“This was proposed by former MNLF rebel fighter-commander Jerry Salapuddin who returned to the folds of the law during martial law days and eventually became Congressman of Basilan province. Former Executive Secretary Eduardo Ermita, by the way, told me once how he went to the ‘war zone’ while he was AFP army general to fetch Jerry from his Basilan hideout. I remember Jerry became Deputy Speaker of the House of Representatives at one time.
“A similar view came from former Associate Justice of the Court of Appeals Mario Guarina III who wrote a paper about this saying that he studied and compared the ARMM law and the proposed BBL and concluded that amending the ARMM law is more conducive to national unity and can achieve equally meaningful changes in Muslim autonomy.”
These gentlemen should be heard by the Senate and House committees that are currently conducting hearings on the BBL.
United Bangsamoro, a pipe dream
Jess reported a third view that is being discussed. “Another practical view being proposed is not to dream of a united Bangsamoro, taking into account the realities that there are tribal, ethnic, historical, geographic factors at play. Thus we face disparate groups like our proverbial alphabet soup: MNLF, MILF, BIFF, ASG, etc. Maybe, we can look for other alternatives. Some proponents are asking: Why not pursue peace “piece by piece”?
“Remember, we gave it our best shot with the MNLF, well and good. But there are still unresolved implementation issues up to now. However, most of the MNLF elements have already significantly transitioned to peaceful lives. Why should we not give another shot with the MILF which has shown over the years its determination and willingness to find some peaceful settlement?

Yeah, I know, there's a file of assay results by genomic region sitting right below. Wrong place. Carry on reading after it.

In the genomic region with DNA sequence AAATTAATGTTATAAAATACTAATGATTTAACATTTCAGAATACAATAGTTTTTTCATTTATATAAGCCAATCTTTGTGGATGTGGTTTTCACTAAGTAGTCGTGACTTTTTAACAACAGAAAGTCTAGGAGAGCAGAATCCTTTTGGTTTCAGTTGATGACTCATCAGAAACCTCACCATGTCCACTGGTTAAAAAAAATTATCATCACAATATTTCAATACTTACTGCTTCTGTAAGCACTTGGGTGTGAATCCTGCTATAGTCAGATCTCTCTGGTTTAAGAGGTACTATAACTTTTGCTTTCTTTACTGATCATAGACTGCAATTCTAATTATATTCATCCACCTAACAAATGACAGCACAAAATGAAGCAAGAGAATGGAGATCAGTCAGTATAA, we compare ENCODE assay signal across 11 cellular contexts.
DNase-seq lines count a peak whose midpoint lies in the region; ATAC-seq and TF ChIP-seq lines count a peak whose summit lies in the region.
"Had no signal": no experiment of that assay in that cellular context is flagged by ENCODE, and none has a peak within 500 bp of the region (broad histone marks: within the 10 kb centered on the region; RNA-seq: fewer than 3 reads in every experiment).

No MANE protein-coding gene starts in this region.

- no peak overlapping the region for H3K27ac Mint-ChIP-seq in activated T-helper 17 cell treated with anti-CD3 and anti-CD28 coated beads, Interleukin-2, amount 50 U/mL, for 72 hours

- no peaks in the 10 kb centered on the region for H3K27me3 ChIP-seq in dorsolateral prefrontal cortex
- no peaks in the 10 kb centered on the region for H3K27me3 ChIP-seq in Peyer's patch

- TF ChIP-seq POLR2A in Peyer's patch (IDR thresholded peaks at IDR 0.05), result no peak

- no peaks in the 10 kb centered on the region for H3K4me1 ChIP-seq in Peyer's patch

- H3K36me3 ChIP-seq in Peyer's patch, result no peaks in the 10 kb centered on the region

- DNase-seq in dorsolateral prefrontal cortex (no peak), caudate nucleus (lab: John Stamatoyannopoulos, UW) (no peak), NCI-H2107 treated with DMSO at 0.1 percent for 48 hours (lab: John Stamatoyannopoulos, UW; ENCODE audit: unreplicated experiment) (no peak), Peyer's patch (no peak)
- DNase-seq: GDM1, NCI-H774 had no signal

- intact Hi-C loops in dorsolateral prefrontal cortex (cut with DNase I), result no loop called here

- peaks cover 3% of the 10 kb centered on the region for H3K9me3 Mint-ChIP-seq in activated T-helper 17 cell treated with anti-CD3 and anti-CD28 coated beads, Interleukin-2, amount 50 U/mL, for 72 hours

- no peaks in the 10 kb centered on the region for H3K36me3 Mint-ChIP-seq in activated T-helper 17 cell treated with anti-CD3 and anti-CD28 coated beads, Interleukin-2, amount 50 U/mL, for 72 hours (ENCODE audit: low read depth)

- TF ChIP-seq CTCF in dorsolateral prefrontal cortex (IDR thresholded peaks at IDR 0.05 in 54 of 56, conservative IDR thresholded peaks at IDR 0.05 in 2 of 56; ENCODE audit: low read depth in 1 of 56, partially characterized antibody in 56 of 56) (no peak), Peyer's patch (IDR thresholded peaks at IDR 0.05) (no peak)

Jess Dureza concluded his note, saying that a deal with the MILF should be pursued to a peaceful conclusion, and should not be abandoned. He says: “Let me stress this again: except for Mamasapano, the peace protocols with the MILF worked. I saw this myself during my watch while negotiating with them early on. Although there are indeed no perfect peace agreements, the deal with the MILF will mean winning another ally on the ground to our side. In fact, even if there will be more breakaway groups that will fall by the wayside as mainstream MILF partners with government, it will result obviously in lesser ‘enemies’ to deal with. Then government can move on and deal with those who still want to continue fighting government. Government, although admittedly bungling at times, is allowing all this from a high moral ground and from a position of strength. Of course, we have to learn lessons from Mamasapano.